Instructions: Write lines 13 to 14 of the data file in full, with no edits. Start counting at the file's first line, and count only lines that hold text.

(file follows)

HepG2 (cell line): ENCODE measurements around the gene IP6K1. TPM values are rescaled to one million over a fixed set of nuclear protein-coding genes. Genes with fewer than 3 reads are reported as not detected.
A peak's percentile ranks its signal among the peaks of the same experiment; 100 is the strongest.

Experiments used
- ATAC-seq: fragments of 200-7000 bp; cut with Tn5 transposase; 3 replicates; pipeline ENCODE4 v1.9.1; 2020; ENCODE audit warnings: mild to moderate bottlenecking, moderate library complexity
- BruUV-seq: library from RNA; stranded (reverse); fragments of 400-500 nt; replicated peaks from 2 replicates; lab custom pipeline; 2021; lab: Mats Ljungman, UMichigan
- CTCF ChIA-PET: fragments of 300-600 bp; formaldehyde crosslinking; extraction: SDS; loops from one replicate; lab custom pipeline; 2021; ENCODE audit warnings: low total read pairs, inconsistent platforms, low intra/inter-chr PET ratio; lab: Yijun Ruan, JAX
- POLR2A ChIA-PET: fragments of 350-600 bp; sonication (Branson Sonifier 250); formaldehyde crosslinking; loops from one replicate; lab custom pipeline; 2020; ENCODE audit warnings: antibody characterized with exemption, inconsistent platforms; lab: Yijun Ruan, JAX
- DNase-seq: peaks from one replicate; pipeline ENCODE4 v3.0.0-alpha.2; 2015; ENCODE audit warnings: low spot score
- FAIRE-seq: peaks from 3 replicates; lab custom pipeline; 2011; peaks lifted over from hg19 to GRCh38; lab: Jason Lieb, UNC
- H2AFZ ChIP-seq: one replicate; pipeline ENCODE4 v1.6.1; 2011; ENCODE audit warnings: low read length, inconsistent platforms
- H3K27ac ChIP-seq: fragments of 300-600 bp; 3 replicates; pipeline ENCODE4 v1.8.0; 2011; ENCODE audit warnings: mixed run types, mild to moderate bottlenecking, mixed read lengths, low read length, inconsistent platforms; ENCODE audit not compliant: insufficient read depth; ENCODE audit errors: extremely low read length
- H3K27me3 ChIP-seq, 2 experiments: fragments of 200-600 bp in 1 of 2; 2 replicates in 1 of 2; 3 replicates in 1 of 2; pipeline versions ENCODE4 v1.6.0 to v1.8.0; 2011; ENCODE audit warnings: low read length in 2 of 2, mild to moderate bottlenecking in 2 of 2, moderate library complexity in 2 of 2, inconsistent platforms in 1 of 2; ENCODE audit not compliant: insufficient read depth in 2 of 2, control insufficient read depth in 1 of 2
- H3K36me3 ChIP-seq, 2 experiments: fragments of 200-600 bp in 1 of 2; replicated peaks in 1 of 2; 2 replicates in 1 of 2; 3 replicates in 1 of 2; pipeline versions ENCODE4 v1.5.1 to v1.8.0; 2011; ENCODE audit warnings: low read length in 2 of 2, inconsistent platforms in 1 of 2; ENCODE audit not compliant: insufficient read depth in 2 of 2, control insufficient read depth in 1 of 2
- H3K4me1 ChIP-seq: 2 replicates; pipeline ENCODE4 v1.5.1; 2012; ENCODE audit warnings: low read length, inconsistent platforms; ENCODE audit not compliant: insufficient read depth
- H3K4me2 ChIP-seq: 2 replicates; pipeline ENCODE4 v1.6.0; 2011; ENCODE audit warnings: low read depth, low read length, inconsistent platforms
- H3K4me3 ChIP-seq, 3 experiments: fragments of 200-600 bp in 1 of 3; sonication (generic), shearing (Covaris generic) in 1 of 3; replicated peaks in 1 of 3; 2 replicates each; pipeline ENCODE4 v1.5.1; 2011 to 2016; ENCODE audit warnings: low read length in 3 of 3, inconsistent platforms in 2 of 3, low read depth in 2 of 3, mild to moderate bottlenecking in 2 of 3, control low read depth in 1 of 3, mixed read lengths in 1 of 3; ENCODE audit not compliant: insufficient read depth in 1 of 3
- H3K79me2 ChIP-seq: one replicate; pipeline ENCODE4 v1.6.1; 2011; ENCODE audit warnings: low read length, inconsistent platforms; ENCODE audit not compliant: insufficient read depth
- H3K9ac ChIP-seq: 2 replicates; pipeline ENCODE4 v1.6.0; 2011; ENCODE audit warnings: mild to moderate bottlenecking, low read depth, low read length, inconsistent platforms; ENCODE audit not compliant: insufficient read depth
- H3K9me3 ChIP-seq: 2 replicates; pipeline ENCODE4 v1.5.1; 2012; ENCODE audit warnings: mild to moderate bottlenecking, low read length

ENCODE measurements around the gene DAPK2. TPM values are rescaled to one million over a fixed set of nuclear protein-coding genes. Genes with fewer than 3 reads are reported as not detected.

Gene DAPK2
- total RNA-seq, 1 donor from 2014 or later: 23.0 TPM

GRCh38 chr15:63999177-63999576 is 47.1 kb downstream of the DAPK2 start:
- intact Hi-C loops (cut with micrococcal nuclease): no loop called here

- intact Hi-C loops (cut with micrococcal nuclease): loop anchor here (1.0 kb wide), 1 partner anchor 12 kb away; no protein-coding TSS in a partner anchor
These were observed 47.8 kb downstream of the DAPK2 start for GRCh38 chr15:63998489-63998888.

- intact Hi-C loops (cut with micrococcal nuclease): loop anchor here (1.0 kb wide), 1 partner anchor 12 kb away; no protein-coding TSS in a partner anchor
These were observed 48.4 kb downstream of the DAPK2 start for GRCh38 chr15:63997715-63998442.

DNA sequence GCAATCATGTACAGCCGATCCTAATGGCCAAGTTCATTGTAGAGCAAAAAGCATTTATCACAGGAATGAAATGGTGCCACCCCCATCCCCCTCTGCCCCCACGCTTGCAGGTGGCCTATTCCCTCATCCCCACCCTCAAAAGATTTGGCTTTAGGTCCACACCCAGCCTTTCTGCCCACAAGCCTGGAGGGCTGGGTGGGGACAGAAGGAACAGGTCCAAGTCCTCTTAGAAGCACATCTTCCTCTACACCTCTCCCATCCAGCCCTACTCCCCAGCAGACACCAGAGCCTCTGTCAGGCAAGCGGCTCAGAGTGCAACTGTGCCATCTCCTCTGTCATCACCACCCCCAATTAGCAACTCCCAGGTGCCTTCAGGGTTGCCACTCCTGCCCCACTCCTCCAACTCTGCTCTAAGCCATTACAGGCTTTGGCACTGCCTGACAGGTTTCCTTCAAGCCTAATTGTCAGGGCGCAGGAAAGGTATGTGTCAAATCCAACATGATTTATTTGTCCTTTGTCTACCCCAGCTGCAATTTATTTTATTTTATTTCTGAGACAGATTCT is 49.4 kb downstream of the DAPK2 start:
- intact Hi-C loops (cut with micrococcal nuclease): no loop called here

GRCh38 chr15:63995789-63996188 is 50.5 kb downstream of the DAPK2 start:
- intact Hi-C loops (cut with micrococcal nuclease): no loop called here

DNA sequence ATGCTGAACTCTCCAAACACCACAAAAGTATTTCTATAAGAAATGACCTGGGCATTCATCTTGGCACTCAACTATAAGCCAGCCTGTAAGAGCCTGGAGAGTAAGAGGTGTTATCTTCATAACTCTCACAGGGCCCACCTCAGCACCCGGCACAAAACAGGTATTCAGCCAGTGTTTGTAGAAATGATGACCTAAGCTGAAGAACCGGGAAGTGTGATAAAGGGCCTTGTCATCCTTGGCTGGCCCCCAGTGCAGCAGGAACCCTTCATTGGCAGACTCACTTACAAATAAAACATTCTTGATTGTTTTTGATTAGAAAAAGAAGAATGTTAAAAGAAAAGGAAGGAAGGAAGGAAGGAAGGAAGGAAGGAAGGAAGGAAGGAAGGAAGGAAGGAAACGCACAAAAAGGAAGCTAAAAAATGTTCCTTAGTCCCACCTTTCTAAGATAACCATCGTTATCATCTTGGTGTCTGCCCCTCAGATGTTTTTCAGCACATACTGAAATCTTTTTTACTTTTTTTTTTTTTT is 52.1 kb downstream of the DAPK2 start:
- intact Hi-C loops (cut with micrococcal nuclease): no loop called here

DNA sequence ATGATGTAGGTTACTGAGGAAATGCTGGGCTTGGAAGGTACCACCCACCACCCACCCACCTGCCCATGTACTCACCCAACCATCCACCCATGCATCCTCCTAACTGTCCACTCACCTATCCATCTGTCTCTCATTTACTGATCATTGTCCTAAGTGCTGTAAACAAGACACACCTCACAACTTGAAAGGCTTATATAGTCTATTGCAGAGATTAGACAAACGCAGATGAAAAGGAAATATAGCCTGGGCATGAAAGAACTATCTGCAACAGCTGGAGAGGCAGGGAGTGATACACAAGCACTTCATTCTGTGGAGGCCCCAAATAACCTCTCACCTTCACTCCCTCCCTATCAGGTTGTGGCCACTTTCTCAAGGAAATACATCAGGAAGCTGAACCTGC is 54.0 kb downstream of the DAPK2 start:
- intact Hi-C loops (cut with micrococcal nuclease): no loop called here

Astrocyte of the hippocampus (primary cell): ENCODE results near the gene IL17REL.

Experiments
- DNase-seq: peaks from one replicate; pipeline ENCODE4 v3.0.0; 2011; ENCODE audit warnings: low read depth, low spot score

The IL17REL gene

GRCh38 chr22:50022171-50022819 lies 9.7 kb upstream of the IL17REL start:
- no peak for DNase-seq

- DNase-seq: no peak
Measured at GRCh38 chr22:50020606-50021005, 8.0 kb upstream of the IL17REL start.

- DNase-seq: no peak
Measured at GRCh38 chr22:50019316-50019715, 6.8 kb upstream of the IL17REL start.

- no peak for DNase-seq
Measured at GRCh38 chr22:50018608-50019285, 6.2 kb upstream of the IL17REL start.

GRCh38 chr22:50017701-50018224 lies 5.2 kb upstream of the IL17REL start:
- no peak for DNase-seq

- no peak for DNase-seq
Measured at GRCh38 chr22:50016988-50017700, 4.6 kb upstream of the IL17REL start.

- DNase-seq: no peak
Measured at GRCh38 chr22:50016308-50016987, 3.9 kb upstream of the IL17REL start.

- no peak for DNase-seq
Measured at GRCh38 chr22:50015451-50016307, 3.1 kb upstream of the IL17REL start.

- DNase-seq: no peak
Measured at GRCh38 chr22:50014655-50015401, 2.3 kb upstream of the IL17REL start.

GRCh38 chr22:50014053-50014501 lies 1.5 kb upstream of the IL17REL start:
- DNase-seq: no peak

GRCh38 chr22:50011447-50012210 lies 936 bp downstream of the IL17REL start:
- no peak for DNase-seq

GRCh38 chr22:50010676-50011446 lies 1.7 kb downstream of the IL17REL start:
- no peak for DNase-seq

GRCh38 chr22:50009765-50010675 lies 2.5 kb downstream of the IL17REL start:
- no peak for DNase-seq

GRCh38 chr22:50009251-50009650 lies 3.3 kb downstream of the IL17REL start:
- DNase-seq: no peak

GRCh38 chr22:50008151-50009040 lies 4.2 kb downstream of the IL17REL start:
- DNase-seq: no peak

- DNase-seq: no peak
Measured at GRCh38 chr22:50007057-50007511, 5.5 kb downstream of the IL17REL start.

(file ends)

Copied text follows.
- H3K36me3 ChIP-seq, 2 experiments: fragments of 200-600 bp in 1 of 2; replicated peaks in 1 of 2; 2 replicates in 1 of 2; 3 replicates in 1 of 2; pipeline versions ENCODE4 v1.5.1 to v1.8.0; 2011; ENCODE audit warnings: low read length in 2 of 2, inconsistent platforms in 1 of 2; ENCODE audit not compliant: insufficient read depth in 2 of 2, control insufficient read depth in 1 of 2
- H3K4me1 ChIP-seq: 2 replicates; pipeline ENCODE4 v1.5.1; 2012; ENCODE audit warnings: low read length, inconsistent platforms; ENCODE audit not compliant: insufficient read depth